Claire Hansen

viva la revolution

we heart Bob Marley

viva la revolutionClaire Hansen1 Comment

Rise ye mighty people, ye-ah!
There's work to be done,
So let's do it-a little by little:
Rise from your sleepless slumber! Yes, yeah! Yes, yeah!
We're more than sand on the seashore,
We're more than numbers.
All together now:
Wake up and live now, y’all!

 -Bob Marley

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We have been listening to lots of Bob Marley and the Wailers in out studio and the music is super good for relaxing into a deep slow groove and encouraging natural creativity and flow. It is also deeply subversive by throwing light onto to those who hold deeply vested interests in perpetuating war, slavery and inequality. Also, revolutionary because the message always seeks to empower us to stand up against all oppression and injustice.

Marley’s lyrics call on us to unite as one people, reminding us to all look to our collective roots in Africa. To first liberate our brothers and sisters who are oppressed by forms of racism and honour our shared roots as a universal family.

I think that for anyone the most confronting moments are when we realize that our understanding of ourselves, others and our world is often completely wrong. One of the main limitations to our understanding is simply the architecture of our neural pathways.  We have been taught to think in certain ways, paths run in the same directions over and over again,  and the unhelpful beliefs, transmitted by our society, parents and peers all operate like mental roadblocks. Embedded in our soft brain tissue are neural pathways accepting and perpetuating the inequalities of our the world. Embedded is a feeling of powerlessness to change ourselves and our society for the better. Bob Marley’s music works to undo this programming.

“enlightenment” referred to in Buddhist and Hindu teachings is a way of describing the limitless consciousness of an awakened being.  In an awakened being those neural pathways no longer control the consciousness and an enlightened person is able to perceive reality as it really is, and to perceive it without judgement.  Experiencing Bob Marley’s music is one way of moving towards an enlightened state of being.

Hazrat Inayat Khan,  the Sufi teacher and musician, brought messages of divine unity (Tawhid) to the West. He wrote that,

‘there is nothing in this world that can help one spiritually more than music. Music raises the soul of man even higher than the so-called external form of religion’.

Bob Marley’s messages of hope, spirituality and the end of slavery in all forms , set to these booty loving rhythms is one of my favourite examples of spiritually awakening music. Just press play :)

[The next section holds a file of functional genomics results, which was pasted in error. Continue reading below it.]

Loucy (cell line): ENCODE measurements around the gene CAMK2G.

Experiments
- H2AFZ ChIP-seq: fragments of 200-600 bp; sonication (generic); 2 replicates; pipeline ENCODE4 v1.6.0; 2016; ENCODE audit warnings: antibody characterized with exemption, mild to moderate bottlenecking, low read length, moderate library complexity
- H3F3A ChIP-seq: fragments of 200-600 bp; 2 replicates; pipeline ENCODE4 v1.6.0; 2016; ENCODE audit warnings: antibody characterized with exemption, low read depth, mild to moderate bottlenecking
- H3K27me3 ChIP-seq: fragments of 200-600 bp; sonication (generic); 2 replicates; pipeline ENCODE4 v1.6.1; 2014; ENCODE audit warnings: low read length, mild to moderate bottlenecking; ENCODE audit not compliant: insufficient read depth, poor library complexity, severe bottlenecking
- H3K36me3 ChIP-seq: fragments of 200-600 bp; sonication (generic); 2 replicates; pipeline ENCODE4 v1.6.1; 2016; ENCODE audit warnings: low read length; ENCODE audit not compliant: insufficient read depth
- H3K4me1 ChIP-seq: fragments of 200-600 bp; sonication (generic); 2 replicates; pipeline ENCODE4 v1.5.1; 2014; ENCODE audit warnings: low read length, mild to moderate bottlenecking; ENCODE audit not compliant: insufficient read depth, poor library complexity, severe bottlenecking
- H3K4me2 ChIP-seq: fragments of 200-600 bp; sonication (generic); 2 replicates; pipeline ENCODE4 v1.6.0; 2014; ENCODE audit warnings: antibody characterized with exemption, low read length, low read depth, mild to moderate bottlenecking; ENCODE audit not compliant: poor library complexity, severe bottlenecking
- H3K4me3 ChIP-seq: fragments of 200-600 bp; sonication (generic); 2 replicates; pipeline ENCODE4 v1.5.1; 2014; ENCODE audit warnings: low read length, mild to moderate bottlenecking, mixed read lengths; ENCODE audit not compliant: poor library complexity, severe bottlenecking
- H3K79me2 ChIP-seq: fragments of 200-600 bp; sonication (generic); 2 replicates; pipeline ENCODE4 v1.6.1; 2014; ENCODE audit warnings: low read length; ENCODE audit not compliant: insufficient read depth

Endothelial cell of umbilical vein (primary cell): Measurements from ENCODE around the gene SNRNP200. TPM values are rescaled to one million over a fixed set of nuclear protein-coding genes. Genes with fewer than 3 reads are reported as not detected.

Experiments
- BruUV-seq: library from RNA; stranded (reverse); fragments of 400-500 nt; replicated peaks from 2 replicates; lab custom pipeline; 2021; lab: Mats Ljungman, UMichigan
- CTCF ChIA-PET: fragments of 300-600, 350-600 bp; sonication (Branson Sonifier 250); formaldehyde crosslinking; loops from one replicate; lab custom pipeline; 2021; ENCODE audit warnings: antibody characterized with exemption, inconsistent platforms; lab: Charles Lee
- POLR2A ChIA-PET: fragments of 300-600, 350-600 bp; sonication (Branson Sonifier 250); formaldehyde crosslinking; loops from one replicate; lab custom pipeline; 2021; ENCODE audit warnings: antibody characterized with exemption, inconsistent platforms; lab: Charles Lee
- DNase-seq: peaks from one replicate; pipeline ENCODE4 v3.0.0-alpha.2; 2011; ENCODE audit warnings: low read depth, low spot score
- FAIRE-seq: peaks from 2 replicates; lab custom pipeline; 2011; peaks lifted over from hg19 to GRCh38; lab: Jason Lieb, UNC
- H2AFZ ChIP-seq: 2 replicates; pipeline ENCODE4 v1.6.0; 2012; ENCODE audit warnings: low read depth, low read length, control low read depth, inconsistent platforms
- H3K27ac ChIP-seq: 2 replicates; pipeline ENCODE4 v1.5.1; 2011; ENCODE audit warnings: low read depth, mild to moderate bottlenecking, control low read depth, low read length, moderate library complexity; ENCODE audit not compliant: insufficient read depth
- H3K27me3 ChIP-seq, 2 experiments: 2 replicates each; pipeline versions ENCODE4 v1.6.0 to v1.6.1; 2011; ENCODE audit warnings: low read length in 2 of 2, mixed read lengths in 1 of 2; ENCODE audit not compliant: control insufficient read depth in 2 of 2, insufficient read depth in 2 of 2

FIGHT CLUB (1999) - A liberation of consciousness

viva la revolutionClaire HansenComment

 

Fight Club (1999) provides a critique of our capitalist consumer society, presents us with the options of an alternative lifestyle, actual methods for disrupting capitalism, and provides some new and subversive methods of revolution. These four things alone make this movie subversive and a cause for celebration.

In these respects Fight Club is unique.  I wonder why are there so few movies that examine the human condition as a response to the society in which we exist? On a more basic level, why are there so few movies that actually provide a critique of the values of our society?

Memories stir,  Noam Chomsky’s and Ed Herman's masterpiece Manufacturing Consent suggests because our media is owned by the rich; whom have a vested interest in keeping us all pacified and lost somewhere in-between anxiety and desire; our entertainment is manufactured with the underlying intention to create feelings of dis-empowerment.

Fight Club is different, it makes us feel strong. I love Fight Club because it names up some really deep stuff like:

1.    In truth, it is the members of the working class, working poor, and the enslaved white collar drones who hold the power in society because we number 99% of the population. Those filthy rich aristocrats only rule us because we allow them too.

2.     Our desire for possessions enslaves us and prevents us from properly connecting with our authentic selves.  We are kept so busy paying off impossible loans that we all become distracted from ever critiquing the society we have created, or questioning our masters.

3:      Hitting rock bottom can be experienced as a liberation to be celebrated. This is because by hitting rock bottom we confront; and are then are released from; our fear. It is at this point we are liberated and get closer to an authentic expression of being.

4.     It is for each of us to take personal responsibility for our own level of acceptance of what we     are given to consume by society; and by this I mean all that mass produced crap like TV, magazines, packaged food and that endless flow of crappy D grade movies that pour out of Hollywood into the consciousnesses of the credulous.

It is true that the films messages have problems, and the narrative offers no role for women in the revolution which 'cans it' as a solution to capitalism, regardless, it deserves to be treasured. Without a doubt my least favourite part is the fighting; violence is so standard in contemporary in entertainment it reeks of Orwell’s 1984.  I chose to interpret Fight Club's fighting as a crude metaphor; suggesting that we are such brainwashed and robotic clones that takes physical pain to “wake us up” out of our consumer stupor.  Reconnecting with the self through physical sensation doesn't have to be quite so dramatic, for example it is the technique of Vipassana meditation.

I take my lessons with gratitude from this fascinating film but keep my eye on the prize of a kinder world.